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Changes to Family Procedure Rules are in effect – what does this mean?

By Samantha Downes

The recent changes to the Family Procedure Rules (FPR) promote Non-Court Dispute Resolution (NCDR) methods like mediation, arbitration, and collaborative law to resolve family disputes outside of court. In this blog we look at how the new rules will effect separating couples.

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What are the changes to Family Procedure Rules?

This week marks the first week following the changes to the Family Procedure Rules (FPR) that came into force on 29 April 2024. The rule changes indicate a whole culture shift in family law to firmly encourage separating couples to keep family disputes out of court where possible. Resolving matters outside of court is known as Non-Court Dispute Resolution (NCDR) which means methods of resolving a dispute other than through the court process, including but not limited to mediation, arbitration, evaluation by a neutral third party (such as a private Financial Dispute Resolution process) and collaborative law’.

Exemption from Non-Court Dispute Resolution

The changes to the rules build upon previous encouragement to separating couples to avoid court which previously focussed on mediation. Mediation is a form of NCDR whereby an independent, professionally trained mediator helps you work out arrangements for finances or children but does not provide legal advice. Since 2014, there has been a requirement to show that you have attended a Mediation Initial Assessment Meeting (MIAM). This is unless you can show you’ve a valid ‘exemption’ (a reason not to attend) before making an application to the court. Following the changes, there will be fewer exemptions and there will also be much more scrutiny on proof of any NCDR attempts or any exemptions claimed.

What if my separation goes to court?

If an application is made to court, there will be constant scrutiny of parties’ views and attempts at NCDR throughout the whole process. This will require you or your solicitor to fill in, file and serve a FM5 form, setting out any attempts or reasons for not attempting NCDR. This has to be done at least seven days before the first hearing. Judges can also direct that this is done prior to every subsequent hearing so that there is continued scrutiny.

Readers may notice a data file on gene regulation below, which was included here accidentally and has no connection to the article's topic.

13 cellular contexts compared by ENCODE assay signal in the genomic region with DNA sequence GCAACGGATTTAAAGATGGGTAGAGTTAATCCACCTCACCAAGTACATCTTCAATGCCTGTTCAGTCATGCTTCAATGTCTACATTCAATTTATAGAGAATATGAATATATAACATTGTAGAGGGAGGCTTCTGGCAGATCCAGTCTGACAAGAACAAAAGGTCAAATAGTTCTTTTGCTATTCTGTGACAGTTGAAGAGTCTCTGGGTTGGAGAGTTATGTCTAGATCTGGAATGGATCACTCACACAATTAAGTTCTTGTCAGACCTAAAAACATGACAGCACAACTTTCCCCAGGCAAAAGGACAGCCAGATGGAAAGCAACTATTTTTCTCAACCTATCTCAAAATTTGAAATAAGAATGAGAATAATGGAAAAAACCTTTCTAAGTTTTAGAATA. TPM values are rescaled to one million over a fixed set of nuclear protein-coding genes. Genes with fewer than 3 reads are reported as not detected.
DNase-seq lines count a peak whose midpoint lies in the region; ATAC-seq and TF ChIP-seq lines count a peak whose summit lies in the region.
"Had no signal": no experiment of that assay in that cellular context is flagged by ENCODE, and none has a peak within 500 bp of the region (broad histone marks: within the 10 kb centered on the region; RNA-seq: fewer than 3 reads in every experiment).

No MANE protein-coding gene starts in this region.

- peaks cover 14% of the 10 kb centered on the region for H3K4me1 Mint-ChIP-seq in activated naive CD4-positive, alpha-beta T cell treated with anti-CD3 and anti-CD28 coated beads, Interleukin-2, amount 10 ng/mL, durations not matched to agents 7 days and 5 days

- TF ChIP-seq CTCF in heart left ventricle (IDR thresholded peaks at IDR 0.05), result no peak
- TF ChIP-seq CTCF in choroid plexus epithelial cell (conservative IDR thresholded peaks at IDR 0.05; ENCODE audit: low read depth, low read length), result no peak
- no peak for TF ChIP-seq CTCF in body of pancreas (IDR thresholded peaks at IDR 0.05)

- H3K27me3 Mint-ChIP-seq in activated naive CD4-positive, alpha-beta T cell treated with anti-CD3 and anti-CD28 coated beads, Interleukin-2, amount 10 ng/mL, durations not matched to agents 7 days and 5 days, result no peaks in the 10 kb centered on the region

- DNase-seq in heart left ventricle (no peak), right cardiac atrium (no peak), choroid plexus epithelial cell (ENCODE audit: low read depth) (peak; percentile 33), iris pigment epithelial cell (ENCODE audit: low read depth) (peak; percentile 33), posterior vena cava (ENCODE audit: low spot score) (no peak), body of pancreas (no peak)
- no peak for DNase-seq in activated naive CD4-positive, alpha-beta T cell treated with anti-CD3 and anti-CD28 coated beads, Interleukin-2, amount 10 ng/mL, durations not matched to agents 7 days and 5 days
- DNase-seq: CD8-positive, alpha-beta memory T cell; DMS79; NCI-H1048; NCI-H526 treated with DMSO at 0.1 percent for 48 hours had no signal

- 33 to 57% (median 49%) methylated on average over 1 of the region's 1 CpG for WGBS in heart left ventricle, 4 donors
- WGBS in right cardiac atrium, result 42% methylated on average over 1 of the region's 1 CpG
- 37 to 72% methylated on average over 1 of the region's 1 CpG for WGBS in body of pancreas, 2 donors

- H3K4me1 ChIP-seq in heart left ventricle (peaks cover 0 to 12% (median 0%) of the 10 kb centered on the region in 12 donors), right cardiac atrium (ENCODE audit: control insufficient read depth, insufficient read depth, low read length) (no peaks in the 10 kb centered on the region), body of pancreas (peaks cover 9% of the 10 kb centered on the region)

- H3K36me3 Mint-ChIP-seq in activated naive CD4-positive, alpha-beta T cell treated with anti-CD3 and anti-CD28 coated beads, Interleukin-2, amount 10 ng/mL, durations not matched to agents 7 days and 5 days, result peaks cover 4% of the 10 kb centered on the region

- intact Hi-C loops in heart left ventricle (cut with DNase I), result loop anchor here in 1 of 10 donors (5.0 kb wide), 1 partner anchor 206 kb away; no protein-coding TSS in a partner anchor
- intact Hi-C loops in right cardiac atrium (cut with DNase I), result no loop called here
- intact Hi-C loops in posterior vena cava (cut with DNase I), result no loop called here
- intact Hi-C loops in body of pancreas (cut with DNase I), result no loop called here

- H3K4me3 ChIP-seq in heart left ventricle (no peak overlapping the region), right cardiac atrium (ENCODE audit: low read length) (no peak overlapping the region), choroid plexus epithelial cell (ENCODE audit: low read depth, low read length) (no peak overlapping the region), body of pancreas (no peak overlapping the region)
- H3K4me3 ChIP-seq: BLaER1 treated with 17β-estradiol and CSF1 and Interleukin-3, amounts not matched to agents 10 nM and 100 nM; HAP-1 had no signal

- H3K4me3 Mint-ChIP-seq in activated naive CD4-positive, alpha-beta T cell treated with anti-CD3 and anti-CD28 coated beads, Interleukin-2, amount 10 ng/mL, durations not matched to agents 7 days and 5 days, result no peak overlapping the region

There are always natural gaps in court proceedings between hearings and Judges will now use this time to strongly encourage parties to use the time to attempt NCDR. Previously, the court could only adjourn matters to try NCDR when the parties agreed to do so. Now, following the changes, the court can now do this ‘when the court considers’ NCDR may be appropriate. Using NCDR will therefore be sensible if parties wish to resolve matters as soon as possible. If there’s continued refusal by a party to try NCDR this can be taken into account when considering their conduct. It may also be relevant when considering who pays the legal fees that have been incurred.

What happens if my partner unreasonably refuses Non-Court Dispute Resolution?

In family court proceedings, usually each person pays their own legal costs. FPR 28 covers the different considerations of the court and when it may be appropriate to think about ordering that one party pays the costs of the other. Following the changes made by the Family Procedure Rules, these considerations at FPR 28.3 mean that, in financial proceedings, the court must now consider any party’s failure to either attend a MIAM or attend NCDR.

What types of Non-Court Dispute Resolution are available?

One form of NCDR is collaborative law which provides a safe and open forum for separating couples. This lets them come together with their own independent collaborative lawyers to receive legal advice and explore different options. It’s done with a view to reaching a resolution on their financial matters and/or arrangements for their children.

Like other forms of NCDR, when arrangements are made between the separating couple it often preserves a healthy working relationship between them which is so important especially for the benefit of any children of the family. You can find out more about collaborative law here

At Switalskis, the rules changes are entirely welcome as it’s long been the aim of our family lawyers to try, where possible, to keep our clients away from the court system. This is often to protect them from added stress, delay, and legal fees if their case can be appropriately resolved by other means. It ensures that only the cases with no other option go to court as this continues to be, now more than ever, the ‘last resort’ for separating couples. 

Our expert family lawyers are here to help you. Get in touch with us on 0800 138 0458 if you’re going through a separation and would like to know more about what the changes may mean for you.

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Samantha has worked in the legal sector for four years.  She’s a Solicitor and Collaborative Lawyer in Switalskis’ Family team.

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